Millennials get a bad rap in the workplace.
They are accused of being lazy, overly-sensitive, or unable to follow orders. But is it true?
This is a generation that has the potential to make incredible contributions to the workforce. Only, they may work on slightly different terms as compared to the generations that have come before them.
Here’s why – and how – we need to embrace and support millennials expectations in the workplace and get the best out of this highly talented generation.
Problems Millennials Face in the Workplace
The problems that millennials at work face stem from the fact that sometimes the older generation simply misunderstands them – they may not feel connected to their colleagues, and this can affect the way they approach their work. They may also have different habits and be regarded as less disciplined.
In some instances, this may be true. But the truth is that many millennials are looking for freedom and work-life balance -- but this doesn’t mean they’re not interested in the work, they just want an opportunity to do it in their way.
To this end, employers should find every opportunity to be less rigid with antiquated workplace rules and find compromises that allow millennials the freedom and flexibility to really shine.
When it comes to managerial training, millennials want to understand how a business works – but they are also well aware that many old-school business principles don’t apply in the digital era. To this end, managers need to be open to suggestions rather than assuming that millennials don’t know what they’re doing.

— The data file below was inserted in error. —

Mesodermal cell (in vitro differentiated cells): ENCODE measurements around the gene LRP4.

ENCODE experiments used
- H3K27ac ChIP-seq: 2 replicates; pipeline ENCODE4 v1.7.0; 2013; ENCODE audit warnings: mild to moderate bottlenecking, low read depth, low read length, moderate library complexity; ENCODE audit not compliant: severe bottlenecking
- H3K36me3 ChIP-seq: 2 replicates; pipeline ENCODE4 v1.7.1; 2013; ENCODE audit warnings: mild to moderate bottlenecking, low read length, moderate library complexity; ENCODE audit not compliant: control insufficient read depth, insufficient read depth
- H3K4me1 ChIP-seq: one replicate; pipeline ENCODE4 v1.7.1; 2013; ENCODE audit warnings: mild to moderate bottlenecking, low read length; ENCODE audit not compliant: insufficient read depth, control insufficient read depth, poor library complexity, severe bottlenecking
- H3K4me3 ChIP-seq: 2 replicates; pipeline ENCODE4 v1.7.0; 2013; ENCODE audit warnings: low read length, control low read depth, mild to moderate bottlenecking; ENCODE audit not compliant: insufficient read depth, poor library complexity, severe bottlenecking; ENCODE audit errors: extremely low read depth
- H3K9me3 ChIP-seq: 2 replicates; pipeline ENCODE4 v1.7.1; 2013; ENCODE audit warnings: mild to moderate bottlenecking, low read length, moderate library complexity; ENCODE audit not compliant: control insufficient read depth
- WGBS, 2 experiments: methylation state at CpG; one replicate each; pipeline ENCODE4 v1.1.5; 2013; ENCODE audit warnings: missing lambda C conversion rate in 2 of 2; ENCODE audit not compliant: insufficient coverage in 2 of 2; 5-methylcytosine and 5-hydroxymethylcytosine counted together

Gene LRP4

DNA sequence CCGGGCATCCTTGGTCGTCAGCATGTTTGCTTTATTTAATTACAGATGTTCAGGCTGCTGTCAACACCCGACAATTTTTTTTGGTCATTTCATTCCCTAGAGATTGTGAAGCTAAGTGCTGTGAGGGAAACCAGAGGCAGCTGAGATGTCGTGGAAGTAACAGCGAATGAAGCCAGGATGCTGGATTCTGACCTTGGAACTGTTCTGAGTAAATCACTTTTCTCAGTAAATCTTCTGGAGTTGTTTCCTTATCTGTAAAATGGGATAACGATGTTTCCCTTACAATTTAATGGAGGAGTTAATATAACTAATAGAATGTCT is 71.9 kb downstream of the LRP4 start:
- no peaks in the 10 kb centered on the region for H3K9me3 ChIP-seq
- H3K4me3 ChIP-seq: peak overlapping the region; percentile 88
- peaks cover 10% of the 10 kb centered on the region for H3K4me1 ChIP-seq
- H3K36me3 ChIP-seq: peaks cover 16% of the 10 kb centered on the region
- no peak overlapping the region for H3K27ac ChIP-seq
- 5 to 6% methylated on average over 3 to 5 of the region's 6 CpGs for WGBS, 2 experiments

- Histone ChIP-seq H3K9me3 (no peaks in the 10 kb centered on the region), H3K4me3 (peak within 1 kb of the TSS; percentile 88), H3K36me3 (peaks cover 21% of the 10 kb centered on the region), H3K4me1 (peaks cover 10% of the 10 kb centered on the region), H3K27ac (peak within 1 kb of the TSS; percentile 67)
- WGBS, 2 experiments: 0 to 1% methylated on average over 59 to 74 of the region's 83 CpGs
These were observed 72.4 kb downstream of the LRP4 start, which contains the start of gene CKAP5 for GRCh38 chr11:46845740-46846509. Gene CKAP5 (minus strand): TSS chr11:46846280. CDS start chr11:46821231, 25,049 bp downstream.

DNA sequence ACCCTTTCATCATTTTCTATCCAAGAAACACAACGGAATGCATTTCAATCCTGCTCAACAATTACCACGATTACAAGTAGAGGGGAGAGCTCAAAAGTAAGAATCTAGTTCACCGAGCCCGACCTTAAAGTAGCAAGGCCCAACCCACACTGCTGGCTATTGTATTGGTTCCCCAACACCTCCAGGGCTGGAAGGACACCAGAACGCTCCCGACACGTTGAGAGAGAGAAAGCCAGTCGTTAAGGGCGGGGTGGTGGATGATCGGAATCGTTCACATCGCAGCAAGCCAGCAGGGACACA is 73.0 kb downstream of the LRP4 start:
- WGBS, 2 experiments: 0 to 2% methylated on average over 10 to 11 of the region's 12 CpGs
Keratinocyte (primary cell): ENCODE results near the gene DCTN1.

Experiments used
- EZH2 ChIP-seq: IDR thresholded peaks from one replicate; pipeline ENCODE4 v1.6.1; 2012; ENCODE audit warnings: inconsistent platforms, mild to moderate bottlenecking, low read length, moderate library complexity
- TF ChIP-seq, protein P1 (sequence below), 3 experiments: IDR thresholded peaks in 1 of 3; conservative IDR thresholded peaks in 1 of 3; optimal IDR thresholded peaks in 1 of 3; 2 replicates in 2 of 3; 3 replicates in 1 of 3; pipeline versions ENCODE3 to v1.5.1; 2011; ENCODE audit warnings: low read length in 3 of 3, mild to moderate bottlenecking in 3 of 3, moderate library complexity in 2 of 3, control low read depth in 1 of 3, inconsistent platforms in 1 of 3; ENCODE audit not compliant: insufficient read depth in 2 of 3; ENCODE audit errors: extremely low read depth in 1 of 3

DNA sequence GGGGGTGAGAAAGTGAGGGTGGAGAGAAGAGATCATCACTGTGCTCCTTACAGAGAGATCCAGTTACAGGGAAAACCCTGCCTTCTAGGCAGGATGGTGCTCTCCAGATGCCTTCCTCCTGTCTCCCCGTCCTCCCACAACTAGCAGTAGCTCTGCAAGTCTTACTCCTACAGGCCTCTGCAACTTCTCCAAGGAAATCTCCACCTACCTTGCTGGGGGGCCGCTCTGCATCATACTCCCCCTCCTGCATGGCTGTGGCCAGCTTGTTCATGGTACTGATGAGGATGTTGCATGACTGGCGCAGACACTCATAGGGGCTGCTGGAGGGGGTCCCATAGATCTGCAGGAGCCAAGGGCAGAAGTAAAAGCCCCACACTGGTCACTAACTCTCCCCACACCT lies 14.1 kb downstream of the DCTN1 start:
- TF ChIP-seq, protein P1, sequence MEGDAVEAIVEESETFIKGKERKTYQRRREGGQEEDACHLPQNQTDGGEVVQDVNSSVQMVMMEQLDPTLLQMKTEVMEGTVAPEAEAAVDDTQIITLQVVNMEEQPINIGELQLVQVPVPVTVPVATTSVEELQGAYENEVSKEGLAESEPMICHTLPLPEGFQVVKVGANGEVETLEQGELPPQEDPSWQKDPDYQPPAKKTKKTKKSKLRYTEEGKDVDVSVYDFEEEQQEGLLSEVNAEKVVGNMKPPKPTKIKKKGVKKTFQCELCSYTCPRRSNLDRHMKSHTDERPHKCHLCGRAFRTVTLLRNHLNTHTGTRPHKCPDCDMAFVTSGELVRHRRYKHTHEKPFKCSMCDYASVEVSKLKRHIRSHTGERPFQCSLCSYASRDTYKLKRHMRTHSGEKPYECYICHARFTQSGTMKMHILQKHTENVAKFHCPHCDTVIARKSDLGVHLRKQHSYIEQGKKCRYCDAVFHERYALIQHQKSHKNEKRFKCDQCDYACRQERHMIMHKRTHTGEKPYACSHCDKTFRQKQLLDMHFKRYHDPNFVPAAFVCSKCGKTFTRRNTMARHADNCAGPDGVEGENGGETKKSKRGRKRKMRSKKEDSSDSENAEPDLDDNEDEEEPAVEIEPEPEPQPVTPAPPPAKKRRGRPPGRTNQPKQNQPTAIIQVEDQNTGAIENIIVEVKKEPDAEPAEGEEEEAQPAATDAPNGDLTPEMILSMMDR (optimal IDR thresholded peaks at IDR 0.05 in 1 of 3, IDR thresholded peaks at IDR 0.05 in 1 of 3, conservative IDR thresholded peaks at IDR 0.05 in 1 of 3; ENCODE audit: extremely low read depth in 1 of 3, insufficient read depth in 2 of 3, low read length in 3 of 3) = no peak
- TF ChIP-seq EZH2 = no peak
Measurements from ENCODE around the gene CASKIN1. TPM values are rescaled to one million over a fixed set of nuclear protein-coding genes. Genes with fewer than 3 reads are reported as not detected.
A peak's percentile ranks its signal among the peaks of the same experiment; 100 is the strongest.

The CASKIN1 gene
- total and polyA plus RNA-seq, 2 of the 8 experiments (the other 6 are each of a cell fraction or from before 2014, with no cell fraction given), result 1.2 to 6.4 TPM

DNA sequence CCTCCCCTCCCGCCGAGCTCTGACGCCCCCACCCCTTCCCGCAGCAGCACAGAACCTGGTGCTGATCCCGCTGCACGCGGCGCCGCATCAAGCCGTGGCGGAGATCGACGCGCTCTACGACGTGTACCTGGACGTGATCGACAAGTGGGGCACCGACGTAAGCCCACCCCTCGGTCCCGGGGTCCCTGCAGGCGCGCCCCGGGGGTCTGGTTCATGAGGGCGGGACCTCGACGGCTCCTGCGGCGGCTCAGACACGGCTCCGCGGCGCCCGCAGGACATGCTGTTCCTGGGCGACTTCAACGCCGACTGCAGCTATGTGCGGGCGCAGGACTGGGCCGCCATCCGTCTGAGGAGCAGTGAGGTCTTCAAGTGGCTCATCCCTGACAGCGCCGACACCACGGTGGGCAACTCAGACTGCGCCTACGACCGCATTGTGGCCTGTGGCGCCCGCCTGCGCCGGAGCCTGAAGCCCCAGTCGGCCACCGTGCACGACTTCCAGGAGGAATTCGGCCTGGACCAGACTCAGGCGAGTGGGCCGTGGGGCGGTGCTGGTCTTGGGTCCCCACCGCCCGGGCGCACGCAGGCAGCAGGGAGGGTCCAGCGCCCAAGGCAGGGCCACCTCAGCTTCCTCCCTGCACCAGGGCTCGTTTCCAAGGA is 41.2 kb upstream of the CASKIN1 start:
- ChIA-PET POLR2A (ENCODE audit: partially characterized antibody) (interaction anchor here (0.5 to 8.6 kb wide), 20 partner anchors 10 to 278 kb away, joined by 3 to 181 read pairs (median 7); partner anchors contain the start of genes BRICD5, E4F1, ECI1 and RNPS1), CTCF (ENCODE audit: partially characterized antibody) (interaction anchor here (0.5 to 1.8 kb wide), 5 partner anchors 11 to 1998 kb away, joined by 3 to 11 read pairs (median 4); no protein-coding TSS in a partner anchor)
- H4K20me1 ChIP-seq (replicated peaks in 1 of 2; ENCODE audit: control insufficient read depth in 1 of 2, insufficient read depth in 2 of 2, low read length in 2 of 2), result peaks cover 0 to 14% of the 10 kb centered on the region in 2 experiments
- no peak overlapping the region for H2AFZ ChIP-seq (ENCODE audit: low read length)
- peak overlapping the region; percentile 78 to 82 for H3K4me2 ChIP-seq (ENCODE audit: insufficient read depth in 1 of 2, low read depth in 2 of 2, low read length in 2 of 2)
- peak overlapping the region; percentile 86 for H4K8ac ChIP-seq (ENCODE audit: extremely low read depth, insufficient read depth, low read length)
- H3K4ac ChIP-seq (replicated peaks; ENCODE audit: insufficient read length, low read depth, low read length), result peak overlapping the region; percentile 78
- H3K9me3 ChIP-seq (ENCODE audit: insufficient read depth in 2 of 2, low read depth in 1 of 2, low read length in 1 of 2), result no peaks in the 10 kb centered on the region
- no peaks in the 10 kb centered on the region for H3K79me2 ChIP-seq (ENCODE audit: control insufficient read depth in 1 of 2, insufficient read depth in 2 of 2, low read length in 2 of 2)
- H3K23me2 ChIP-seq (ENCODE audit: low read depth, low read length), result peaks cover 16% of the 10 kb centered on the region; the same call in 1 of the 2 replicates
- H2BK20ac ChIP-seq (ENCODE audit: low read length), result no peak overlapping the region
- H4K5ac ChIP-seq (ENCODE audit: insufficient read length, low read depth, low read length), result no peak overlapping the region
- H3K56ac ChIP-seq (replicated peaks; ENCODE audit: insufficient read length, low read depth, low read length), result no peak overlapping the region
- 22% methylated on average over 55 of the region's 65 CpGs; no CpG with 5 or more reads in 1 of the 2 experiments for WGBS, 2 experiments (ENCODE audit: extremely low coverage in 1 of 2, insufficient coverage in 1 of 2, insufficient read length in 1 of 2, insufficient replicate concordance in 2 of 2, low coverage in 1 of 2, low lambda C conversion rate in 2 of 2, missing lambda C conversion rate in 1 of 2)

Benefits & Perks
Millennials and employers alike should take the opportunity to clarify job and training expectations from the get-go. Employers need to understand that millennials may not expect to stick around for years, and thus they may not be as motivated by employee perks such as retirement benefits or other perks that come with seniority.
They are more likely to be looking for business training opportunities and flexibility, so offering them an opportunity to work from home a couple of days a week, for instance, may be much more enticing than “earning” vacation time.
One of the most beneficial characteristics of millennials in the workplace is that they tend to be not only knowledgeable about technology – because they’re used to learning new things on the fly, they can also adapt well.
When it comes to dealing with millennials in the workplace, managers need to understand that they are intelligent and idealistic, they just do things differently. Millennials also need to communicate their needs in such a way that their older counterparts will understand – that is, approaching problems objectively and asking for what they need in a realistic manner.
Everyone needs to understand that with intelligence, creativity, and sheer determination, running a business and managing a team of diverse individuals is entirely possible.
At WSI, we believe many millennials have it in them to become entrepreneurs and successful business people. Do you believe you do? Take our self-assessment quiz to find out for yourself.